The State contends defendant has waived his challenge to the attempted murder instructions by failing to specifically object to the defect he is now asserting on review. At the jury instruction conference, defense counsel objected to the phrasing of the attempted murder definition instruction (People's instruction No. 19), requesting the clause "and with the intent to kill" be removed. The court responded, "If it is out, then we go back to the definition of murder and we got the great bodily harm that the jury could find --." Counsel then stated he did not like the way the instruction was phrased and requested the intent to commit murder clause and the intent to kill clause be switched. This request was denied. Defendant also objected to the State's inclusion of an accountability clause in the proposed attempted murder issues instruction. (People's instruction No. 20). Defendant withdrew this objection when the court agreed to excise the accountability clause. After a lunchtime recess, the State submitted a modified issues instruction on attempted murder consistent with the court's previous rulings. Defendant entered a general objection. In paragraph 36 of his post-trial motion, defendant alleged the court "erred in allowing and giving improper and inadequate instructions, specifically but not limited to . . . (b) over defense objections State 8, 14, 16, 17, 18A, 19, 20A." At the hearing on the post-trial motion, counsel's comment on the claim of improper jury instructions was limited to, "I objected to several of the State's instructions. The court ruled on those objections. I stick by them and I believe they should not have been allowed to go to the jury." In denying the motion, the court stated the claimed errors in the jury instructions were all ruled on at the instruction conference.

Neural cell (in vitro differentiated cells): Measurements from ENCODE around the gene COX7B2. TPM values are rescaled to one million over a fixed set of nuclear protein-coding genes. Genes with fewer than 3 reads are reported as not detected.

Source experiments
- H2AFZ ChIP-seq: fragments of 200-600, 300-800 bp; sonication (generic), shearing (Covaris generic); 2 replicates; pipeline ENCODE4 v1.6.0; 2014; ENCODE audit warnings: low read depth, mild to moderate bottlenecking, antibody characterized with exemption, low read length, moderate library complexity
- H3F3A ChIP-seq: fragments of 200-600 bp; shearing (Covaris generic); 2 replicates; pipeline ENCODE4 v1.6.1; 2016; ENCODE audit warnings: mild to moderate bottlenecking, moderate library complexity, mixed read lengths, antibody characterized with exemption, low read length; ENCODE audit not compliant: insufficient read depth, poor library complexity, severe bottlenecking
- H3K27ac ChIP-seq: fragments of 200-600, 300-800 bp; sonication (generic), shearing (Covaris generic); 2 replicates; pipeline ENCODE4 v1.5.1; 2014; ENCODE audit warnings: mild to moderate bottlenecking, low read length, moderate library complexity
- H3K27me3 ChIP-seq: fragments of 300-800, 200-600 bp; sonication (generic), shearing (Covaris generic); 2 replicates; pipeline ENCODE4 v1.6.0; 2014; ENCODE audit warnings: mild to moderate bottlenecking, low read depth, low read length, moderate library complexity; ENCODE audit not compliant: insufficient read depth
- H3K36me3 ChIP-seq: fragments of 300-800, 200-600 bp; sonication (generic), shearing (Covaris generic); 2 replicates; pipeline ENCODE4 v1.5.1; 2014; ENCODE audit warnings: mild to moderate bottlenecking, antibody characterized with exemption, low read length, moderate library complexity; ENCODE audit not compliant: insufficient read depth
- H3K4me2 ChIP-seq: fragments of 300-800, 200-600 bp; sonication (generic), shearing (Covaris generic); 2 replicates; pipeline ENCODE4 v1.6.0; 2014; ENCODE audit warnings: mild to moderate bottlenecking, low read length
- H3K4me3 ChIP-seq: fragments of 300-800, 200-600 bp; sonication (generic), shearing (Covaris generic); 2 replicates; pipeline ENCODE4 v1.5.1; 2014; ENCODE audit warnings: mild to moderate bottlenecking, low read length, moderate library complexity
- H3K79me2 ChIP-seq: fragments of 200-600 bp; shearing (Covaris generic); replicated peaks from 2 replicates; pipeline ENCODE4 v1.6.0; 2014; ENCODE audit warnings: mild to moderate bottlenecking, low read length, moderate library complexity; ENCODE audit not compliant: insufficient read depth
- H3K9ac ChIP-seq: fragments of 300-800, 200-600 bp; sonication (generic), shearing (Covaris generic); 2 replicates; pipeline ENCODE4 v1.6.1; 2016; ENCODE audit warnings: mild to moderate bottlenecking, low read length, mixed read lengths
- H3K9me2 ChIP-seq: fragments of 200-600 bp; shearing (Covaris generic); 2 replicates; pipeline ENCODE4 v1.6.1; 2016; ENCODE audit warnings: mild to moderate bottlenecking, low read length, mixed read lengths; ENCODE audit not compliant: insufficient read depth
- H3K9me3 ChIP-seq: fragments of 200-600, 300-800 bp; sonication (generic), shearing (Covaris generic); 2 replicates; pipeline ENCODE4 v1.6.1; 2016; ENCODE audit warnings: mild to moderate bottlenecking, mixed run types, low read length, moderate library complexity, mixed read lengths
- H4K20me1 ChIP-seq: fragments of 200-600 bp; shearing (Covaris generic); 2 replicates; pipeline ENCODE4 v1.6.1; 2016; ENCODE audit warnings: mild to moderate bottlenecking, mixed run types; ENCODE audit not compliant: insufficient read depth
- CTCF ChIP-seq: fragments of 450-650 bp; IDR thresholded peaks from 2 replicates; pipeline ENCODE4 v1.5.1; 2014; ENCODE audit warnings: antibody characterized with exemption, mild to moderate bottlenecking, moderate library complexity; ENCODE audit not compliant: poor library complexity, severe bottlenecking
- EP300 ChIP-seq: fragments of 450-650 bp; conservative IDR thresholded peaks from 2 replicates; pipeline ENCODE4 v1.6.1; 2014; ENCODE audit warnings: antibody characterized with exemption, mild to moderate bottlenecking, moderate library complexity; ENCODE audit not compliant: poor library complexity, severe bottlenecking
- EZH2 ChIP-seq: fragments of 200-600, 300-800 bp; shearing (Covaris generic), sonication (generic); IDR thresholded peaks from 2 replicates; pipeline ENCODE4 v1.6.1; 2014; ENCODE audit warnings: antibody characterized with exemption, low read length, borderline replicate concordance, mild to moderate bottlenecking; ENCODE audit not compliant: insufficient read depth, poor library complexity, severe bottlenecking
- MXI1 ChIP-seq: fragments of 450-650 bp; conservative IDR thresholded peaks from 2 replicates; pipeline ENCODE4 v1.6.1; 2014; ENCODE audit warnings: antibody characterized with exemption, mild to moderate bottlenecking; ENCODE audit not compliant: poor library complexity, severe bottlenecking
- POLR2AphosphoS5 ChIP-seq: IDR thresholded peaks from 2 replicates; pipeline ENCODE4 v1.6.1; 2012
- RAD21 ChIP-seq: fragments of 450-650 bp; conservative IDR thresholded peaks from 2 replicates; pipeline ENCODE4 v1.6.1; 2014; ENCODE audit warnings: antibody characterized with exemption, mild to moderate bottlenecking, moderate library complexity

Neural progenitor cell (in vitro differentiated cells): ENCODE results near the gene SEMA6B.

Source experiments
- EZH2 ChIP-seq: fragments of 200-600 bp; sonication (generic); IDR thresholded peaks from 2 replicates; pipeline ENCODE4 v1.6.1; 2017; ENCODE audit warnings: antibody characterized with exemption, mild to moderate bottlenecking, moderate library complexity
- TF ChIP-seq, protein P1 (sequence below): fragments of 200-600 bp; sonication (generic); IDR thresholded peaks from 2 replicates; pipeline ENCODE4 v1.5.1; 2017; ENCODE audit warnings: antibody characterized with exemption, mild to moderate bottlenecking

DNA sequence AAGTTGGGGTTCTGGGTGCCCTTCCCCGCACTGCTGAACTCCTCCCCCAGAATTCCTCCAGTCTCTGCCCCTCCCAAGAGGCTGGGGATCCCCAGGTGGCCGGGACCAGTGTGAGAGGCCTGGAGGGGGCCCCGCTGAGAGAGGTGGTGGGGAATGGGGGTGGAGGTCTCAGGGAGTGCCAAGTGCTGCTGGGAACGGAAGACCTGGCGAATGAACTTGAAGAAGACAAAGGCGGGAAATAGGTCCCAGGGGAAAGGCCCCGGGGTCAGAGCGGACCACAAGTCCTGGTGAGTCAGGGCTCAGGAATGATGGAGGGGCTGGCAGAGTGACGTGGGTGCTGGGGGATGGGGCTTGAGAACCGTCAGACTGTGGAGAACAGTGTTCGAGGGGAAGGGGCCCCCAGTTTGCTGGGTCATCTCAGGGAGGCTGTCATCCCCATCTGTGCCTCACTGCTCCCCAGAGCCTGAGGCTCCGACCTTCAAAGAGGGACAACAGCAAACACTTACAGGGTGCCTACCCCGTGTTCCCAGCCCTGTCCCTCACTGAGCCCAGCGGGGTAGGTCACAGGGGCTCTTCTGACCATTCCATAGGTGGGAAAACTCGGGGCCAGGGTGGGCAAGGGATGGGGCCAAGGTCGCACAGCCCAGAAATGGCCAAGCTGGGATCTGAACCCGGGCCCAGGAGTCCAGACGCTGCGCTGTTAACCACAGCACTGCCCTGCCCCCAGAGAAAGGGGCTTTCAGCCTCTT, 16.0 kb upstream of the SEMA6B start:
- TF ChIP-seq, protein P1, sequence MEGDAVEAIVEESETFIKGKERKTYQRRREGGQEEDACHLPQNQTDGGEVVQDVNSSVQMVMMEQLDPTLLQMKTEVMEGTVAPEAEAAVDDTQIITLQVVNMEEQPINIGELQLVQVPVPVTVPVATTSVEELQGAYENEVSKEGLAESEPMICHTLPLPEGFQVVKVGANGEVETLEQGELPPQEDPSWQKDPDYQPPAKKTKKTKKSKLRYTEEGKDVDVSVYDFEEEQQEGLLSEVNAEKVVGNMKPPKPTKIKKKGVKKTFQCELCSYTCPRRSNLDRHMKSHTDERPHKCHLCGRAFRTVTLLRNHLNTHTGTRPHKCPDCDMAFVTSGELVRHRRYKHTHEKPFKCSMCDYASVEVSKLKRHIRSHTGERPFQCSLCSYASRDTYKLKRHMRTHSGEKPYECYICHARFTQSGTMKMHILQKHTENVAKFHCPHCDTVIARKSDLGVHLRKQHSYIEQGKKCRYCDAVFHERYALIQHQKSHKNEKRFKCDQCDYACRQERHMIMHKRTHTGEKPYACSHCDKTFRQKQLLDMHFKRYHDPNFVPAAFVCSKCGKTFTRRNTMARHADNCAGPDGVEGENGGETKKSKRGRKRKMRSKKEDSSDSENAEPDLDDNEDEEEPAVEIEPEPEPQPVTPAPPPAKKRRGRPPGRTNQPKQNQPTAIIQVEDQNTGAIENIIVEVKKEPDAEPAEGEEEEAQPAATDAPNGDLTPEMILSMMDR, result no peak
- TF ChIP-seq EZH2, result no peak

The record reveals defendant acquiesced to the error he now complains of. (People v. Rachel (1984), 123 Ill. App. 3d 600, 606, 462 N.E.2d 959.) When the attempted murder definition instruction was tendered by the State, defendant requested the intent to kill clause be eliminated. The court's response in denying defendant's request, quoted above, indicates the court was cognizant the instructions on attempted murder should contain a reference to the specific intent to kill in order to avoid misinstructing the jury. Counsel did not respond directly to the court's comment; rather, he countered by requesting the intent to commit murder clause and the intent to kill clause be switched. Counsel's response to the court's learned comment, his failure to make any further comment or objection relative to the argument raised on appeal, and his failure to tender any alternative instructions curing the error he now complains of demonstrate defendant's acquiescence to the instructions tendered to the jury. Defendant's general objections to the instructions at trial, in his post-trial motion and at the post-trial motion hearing failed to preserve the issue raised on appeal because specific objections are necessary to preserve an instruction issue for review. People v. McClure (1979), 80 Ill. App. 3d 10, 16-17, 398 N.E.2d 1233.